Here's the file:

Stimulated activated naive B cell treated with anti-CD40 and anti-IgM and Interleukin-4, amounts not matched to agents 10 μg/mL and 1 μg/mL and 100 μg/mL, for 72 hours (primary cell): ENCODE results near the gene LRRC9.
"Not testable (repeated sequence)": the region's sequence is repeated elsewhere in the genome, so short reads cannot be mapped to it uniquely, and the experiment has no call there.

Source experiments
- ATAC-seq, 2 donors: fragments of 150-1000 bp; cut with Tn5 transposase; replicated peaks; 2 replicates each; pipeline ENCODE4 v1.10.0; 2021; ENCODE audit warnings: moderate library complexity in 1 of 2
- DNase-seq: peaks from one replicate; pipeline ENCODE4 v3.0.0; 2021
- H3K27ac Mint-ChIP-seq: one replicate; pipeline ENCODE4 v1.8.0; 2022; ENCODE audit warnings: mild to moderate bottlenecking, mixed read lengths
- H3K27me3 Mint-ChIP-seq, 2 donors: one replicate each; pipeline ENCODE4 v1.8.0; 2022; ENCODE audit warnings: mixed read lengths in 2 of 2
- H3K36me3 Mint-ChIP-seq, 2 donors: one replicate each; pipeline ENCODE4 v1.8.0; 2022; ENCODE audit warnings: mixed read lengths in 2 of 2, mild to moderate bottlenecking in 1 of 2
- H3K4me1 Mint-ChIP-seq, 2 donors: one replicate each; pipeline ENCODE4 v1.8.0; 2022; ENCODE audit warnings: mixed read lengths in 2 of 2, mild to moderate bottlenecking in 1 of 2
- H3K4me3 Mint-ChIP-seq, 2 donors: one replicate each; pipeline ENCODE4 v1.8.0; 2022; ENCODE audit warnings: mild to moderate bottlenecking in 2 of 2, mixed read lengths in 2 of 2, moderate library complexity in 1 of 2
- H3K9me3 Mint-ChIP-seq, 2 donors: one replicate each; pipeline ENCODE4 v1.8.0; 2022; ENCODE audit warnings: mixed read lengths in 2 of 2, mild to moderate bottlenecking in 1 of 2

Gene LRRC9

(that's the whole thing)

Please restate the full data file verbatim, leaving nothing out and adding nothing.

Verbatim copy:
Stimulated activated naive B cell treated with anti-CD40 and anti-IgM and Interleukin-4, amounts not matched to agents 10 μg/mL and 1 μg/mL and 100 μg/mL, for 72 hours (primary cell): ENCODE results near the gene LRRC9.
"Not testable (repeated sequence)": the region's sequence is repeated elsewhere in the genome, so short reads cannot be mapped to it uniquely, and the experiment has no call there.

Source experiments
- ATAC-seq, 2 donors: fragments of 150-1000 bp; cut with Tn5 transposase; replicated peaks; 2 replicates each; pipeline ENCODE4 v1.10.0; 2021; ENCODE audit warnings: moderate library complexity in 1 of 2
- DNase-seq: peaks from one replicate; pipeline ENCODE4 v3.0.0; 2021
- H3K27ac Mint-ChIP-seq: one replicate; pipeline ENCODE4 v1.8.0; 2022; ENCODE audit warnings: mild to moderate bottlenecking, mixed read lengths
- H3K27me3 Mint-ChIP-seq, 2 donors: one replicate each; pipeline ENCODE4 v1.8.0; 2022; ENCODE audit warnings: mixed read lengths in 2 of 2
- H3K36me3 Mint-ChIP-seq, 2 donors: one replicate each; pipeline ENCODE4 v1.8.0; 2022; ENCODE audit warnings: mixed read lengths in 2 of 2, mild to moderate bottlenecking in 1 of 2
- H3K4me1 Mint-ChIP-seq, 2 donors: one replicate each; pipeline ENCODE4 v1.8.0; 2022; ENCODE audit warnings: mixed read lengths in 2 of 2, mild to moderate bottlenecking in 1 of 2
- H3K4me3 Mint-ChIP-seq, 2 donors: one replicate each; pipeline ENCODE4 v1.8.0; 2022; ENCODE audit warnings: mild to moderate bottlenecking in 2 of 2, mixed read lengths in 2 of 2, moderate library complexity in 1 of 2
- H3K9me3 Mint-ChIP-seq, 2 donors: one replicate each; pipeline ENCODE4 v1.8.0; 2022; ENCODE audit warnings: mixed read lengths in 2 of 2, mild to moderate bottlenecking in 1 of 2

Gene LRRC9